Another thing Melody Green discusses in her article is that “Art is not Abstract”.  She says that an artist puts his morals and his values into everything that he does, whether he is writing, drawing or singing.  I agree with this.  When I create something, that is usually my goal, to put myself into it, or to get an idea across to my readers, listeners, or whatever the case may be.  This does not, however, mean that if someone is a good person, that all of their media will be clean and good.  The opposite is also true.  Just because a person does not have the same standards as you does not necessarily mean that they will not be able to create art on your standard level.  There are many examples of this in history, Julius Caesar, for example, was a dreadful person, but he did some amazing things.  There are modern examples of the same thing.  For example, Martin Luther King Junior was not a good person in his private life, but he wrote an amazing speech that inspired thousands of people to do some very good things.  The Lord can use wicked people to bring good things to pass.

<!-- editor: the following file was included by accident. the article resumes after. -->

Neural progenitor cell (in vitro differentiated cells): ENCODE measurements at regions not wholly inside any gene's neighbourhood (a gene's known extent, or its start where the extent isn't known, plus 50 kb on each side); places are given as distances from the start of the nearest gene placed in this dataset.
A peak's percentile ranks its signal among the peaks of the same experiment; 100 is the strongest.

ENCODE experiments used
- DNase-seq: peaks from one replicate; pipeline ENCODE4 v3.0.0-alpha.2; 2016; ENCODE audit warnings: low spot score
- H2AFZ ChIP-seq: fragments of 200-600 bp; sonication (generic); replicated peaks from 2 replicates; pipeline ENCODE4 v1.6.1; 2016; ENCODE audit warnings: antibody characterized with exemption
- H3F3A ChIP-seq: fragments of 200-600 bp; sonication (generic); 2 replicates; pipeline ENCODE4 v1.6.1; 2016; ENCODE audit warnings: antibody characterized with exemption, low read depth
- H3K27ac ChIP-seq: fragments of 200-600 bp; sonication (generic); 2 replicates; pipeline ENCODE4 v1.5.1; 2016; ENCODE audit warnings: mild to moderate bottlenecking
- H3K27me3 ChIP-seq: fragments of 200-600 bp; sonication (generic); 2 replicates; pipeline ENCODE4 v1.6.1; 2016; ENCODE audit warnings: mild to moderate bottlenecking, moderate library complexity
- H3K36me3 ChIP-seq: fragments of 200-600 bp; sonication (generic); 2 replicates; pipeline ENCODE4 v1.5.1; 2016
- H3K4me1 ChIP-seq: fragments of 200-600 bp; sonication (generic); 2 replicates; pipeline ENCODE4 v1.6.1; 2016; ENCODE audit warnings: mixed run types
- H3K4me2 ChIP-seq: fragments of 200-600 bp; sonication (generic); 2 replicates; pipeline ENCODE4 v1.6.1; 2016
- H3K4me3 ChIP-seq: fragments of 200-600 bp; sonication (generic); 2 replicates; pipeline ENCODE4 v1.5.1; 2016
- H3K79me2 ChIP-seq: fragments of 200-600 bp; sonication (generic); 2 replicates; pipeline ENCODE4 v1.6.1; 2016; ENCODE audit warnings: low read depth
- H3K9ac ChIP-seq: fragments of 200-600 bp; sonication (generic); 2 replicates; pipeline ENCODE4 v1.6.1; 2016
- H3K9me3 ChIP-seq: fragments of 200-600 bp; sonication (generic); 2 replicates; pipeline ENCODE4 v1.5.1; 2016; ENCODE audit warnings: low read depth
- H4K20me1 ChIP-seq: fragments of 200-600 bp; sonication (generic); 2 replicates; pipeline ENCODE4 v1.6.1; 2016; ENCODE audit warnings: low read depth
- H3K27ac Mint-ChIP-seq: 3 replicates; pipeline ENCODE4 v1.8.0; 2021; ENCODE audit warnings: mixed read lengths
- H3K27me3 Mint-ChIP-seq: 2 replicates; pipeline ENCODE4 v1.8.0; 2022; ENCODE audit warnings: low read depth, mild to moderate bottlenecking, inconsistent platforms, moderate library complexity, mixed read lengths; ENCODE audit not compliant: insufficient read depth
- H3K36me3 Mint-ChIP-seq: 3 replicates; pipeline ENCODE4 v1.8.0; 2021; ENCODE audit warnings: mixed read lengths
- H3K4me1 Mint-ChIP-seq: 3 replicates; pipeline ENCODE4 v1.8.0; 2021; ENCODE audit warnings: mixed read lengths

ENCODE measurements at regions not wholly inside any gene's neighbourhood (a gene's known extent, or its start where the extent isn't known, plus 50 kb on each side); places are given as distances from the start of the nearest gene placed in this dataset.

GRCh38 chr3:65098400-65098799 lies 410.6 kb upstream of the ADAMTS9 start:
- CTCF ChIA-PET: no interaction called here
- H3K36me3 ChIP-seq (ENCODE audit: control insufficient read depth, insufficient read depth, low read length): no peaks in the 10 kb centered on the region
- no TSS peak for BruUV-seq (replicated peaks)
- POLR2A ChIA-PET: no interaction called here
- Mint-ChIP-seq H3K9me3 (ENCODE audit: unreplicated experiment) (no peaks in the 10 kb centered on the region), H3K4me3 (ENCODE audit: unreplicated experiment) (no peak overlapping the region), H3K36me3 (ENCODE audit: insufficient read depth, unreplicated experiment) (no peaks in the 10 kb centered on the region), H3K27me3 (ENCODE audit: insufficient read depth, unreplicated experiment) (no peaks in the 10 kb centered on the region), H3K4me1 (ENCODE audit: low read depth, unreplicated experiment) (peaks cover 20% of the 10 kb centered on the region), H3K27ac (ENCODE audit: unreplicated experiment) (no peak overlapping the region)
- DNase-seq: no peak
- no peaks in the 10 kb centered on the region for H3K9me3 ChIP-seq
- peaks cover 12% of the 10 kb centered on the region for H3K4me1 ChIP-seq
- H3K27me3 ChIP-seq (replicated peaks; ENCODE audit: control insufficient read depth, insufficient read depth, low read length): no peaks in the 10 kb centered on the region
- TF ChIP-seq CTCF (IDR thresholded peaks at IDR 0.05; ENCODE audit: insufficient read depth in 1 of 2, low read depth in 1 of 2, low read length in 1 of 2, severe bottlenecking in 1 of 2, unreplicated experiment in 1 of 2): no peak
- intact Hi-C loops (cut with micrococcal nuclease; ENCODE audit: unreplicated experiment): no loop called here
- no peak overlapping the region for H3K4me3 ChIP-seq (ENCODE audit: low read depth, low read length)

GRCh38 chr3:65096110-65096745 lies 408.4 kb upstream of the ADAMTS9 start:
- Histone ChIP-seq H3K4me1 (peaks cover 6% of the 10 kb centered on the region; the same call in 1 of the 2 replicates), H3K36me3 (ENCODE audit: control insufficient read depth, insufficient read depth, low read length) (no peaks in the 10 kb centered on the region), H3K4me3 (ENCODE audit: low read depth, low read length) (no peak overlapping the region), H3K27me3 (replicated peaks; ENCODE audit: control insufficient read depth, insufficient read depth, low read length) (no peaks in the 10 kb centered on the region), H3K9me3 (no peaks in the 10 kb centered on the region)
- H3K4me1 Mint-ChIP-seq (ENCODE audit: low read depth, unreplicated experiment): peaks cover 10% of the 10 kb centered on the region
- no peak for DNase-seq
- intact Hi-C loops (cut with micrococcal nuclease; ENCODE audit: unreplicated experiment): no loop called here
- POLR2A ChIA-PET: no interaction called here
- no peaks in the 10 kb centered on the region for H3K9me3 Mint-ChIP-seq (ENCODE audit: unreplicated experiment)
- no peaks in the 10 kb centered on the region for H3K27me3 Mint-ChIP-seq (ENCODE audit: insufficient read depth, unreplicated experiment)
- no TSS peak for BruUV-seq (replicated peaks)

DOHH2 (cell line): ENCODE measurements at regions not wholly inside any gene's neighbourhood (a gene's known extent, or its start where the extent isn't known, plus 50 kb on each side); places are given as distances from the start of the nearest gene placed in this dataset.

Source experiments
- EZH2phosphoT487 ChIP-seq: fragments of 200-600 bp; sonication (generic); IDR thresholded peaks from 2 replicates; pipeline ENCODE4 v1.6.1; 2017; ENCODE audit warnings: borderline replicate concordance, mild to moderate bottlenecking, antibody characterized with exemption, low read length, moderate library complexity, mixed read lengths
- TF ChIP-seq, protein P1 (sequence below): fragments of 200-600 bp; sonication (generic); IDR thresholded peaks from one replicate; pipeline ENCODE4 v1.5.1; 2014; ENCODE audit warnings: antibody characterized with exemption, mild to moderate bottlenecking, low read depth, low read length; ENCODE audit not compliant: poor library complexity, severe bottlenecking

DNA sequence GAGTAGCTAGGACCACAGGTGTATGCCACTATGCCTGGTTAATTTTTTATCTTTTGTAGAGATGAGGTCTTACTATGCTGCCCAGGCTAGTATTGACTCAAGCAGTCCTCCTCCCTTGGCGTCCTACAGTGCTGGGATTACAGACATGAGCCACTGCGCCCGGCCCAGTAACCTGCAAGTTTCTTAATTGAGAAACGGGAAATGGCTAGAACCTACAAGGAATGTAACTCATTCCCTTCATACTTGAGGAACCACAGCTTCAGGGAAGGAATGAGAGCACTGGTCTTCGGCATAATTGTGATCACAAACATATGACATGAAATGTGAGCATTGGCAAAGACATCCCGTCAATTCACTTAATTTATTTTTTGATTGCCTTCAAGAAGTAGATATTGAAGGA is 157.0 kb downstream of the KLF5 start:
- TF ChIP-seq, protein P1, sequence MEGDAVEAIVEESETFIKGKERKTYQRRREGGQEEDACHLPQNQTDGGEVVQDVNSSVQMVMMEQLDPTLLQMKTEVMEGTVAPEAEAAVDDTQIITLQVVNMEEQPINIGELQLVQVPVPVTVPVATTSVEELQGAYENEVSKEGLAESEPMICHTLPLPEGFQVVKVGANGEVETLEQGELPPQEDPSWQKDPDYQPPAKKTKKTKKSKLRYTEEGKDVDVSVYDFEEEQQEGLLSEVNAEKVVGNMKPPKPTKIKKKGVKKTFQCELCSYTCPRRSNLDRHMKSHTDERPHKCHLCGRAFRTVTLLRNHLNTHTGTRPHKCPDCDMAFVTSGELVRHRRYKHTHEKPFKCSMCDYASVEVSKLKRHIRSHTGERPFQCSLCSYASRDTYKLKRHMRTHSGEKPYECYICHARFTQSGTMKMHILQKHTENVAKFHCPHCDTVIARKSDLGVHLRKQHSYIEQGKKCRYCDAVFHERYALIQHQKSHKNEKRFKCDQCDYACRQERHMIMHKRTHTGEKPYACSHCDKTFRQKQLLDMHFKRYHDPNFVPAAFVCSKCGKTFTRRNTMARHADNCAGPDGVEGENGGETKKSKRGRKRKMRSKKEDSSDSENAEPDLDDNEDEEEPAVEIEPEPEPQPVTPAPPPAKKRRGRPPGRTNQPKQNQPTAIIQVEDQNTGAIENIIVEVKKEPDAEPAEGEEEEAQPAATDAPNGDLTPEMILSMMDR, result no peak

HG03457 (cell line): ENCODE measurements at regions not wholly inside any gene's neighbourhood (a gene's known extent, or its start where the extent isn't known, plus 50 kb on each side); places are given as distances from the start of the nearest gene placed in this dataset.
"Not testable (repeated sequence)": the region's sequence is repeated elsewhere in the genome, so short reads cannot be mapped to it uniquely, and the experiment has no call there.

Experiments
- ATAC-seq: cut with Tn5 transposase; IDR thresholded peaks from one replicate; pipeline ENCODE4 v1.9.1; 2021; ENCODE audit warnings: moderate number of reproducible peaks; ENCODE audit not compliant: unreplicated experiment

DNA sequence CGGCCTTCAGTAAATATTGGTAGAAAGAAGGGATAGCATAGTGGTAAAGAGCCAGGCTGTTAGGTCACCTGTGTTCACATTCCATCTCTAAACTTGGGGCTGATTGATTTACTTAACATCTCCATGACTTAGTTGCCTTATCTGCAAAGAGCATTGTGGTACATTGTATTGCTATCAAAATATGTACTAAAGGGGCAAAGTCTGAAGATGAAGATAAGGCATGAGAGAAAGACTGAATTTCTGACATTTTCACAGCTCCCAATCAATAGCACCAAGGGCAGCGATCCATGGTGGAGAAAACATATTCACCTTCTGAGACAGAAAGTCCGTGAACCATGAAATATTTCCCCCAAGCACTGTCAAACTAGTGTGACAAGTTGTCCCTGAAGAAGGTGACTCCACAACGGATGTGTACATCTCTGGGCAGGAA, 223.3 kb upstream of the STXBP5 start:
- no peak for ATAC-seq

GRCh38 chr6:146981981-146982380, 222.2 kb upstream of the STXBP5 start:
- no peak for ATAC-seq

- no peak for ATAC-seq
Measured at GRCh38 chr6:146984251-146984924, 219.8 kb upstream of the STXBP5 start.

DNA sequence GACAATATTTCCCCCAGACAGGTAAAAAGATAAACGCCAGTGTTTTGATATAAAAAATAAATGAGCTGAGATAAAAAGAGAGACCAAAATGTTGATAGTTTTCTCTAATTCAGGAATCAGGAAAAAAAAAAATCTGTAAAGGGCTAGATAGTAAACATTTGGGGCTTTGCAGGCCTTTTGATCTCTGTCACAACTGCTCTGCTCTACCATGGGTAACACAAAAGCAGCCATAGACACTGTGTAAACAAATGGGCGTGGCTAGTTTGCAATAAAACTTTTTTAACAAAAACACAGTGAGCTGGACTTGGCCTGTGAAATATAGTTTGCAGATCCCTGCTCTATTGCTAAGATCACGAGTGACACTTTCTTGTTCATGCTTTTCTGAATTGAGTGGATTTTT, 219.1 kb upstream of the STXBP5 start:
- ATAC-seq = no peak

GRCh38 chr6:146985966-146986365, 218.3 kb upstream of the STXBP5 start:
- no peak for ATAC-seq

Think of your favorite book.  What do you think of when that book comes to mind?  How does the thought of that book make you feel?  Why is it your favorite book?  Would you consider that book a good contribution to the media?

            Now consider the author of that book.  (You don’t need to actually know who it is.)  Are they perfect?  No.

            Consider the book again.  Is it perfect?  Are the characters perfect?  Probably not.  A flawless book, with flawless people wouldn’t makcdse for a very good read.

            Media is flawed, and has been twisted by the devil in some places, but it is still one of God’s most beautiful and glorious gifts to us.

 

Brer Rabbit

Filed under: Reading Responses — lilwatsongirl @ 2:57 pm

            I think we can all relate to Brer Rabbit at some point, in at least one of his stories.  Usually what happens in that Brer Rabbit does something not very smart and ends up getting into trouble.  At that point, along comes Brer Fox, trying to cause him even more trouble.  In the story in which Brer Rabbit falls into a well, he got there because he was trying to get out of work.  When, as is expected, Brer Fox comes along, he wants to cause Brer Rabbit trouble, as always.  He thinks Brer Rabbit has gold down at the bottom of the well, which shows that he is giving Brer Rabbit way too much credit.